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Now here's a interesting question I've been pondering but haven't quite been able to solve...how is the first compiler for a platform made (e.g. new OS, processor, etc)?

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Last Post by alc6379
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It's usually just a port of an existing compiler to the new system. It's possible to compile code on one machine for another, you know. That's called cross-compiling.

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huh? how is it possible to compile something for say, PPC on a Intel platform?

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It just "is"-- all compiling is is translating the higher level code to machine language. That, at heart, is just translation. Any machine can do that.

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That's true but last I checked the machine code for Intel and PPC platforms are different, as an example, one can't run linux apps compiled on a Intel computer and one can't run a linux app compiled on a PPC computer (a mac), as far as I know in order for a application to work on a certain processor it has to be compiled on that processor...of course there's obviously something you guys are trying to tell me that I'm just missing...hmmm...

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I think you've got your terminology mixed up. There's compiled on and compiled for. I can have code that's compiled on an AMD64 machine, but it's for a PPC machine.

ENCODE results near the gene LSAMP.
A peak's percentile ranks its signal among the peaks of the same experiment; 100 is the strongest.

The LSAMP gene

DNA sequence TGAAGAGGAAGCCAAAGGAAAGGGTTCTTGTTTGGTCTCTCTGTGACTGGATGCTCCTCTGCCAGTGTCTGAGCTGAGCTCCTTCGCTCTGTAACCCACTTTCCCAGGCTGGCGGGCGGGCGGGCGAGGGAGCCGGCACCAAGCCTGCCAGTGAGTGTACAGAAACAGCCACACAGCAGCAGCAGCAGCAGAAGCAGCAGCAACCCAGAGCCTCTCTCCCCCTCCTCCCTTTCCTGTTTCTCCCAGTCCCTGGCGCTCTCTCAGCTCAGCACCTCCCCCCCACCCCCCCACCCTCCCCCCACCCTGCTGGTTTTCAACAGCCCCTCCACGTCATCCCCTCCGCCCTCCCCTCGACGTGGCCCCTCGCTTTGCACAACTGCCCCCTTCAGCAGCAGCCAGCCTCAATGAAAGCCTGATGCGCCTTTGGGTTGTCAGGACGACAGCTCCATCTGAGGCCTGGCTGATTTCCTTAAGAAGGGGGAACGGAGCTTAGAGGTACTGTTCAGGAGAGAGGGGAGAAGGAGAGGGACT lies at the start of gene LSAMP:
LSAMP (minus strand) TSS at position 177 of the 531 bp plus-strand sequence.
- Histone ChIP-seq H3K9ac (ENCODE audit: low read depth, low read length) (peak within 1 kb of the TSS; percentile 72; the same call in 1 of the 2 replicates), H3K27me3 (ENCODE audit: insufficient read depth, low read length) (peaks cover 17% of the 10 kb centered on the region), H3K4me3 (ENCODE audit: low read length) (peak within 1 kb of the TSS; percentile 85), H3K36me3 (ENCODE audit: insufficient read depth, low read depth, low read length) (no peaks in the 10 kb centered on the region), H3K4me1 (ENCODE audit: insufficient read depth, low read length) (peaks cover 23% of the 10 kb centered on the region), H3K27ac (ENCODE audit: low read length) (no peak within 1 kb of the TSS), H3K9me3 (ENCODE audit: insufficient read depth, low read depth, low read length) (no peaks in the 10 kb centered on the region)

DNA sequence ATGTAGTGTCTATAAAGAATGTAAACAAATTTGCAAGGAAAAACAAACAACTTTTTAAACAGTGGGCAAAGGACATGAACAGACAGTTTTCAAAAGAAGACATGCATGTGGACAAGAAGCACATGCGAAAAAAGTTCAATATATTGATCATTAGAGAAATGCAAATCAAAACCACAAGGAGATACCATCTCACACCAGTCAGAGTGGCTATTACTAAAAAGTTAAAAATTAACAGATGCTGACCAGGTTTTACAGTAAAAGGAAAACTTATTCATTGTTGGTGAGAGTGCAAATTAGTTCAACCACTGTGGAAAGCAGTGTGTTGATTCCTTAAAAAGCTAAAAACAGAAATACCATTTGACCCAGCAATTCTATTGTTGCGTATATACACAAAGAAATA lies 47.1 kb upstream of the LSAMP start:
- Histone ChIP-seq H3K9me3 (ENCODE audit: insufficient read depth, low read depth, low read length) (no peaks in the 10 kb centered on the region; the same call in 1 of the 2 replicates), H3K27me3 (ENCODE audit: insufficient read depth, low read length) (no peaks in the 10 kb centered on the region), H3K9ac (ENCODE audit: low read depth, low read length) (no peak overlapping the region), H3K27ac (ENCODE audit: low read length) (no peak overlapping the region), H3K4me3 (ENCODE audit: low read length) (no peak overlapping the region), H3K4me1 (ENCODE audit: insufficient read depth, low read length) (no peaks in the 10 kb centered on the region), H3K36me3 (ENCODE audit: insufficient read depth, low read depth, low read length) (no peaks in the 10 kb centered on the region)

Like I was mentioning earlier, it's just a matter of knowing how to translate the source code into the machine code that the target processor can read. The translation is a task that any machine can do, because it's just processing one form of input into another form of output. That's what computers do by nature.

Case in point: I've got an old Sparcstation with a 60mhz processor. If I need to compile something for it, rather than wait an hour for something to finish, I can compile it on my Athlon XP system in a fraction of the time. That's because I have appropriate cross-compilers for that platform.

Without getting into the specifics of machine-specific instruction code, the important thing to keep in mind is that one machine can compile code for another system quite easily, because all it compiling is, essentially, is taking one type of input (source code) and outputting it in another form (machine-specific code). There's logic applied to optimize the machine code, but even still, all we're doing is taking an input and translating it to a desired output format.

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Ah yeah that's true I suppose, just haven't come by any programs that do that as far as I know, thanks for your replies :)

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Ah yeah that's true I suppose, just haven't come by any programs that do that as far as I know, thanks for your replies :)

Glad to help-- if you're really interested in checking out cross-compiling in action, check out NetBSD. They wouldn't have been able to compile everything that they do if not for cross compiling-- it's simply not feasible to compile an entire native OS on and for an Amiga with a 40mhz 68040 processor, when you could do it on a dual Opteron system!

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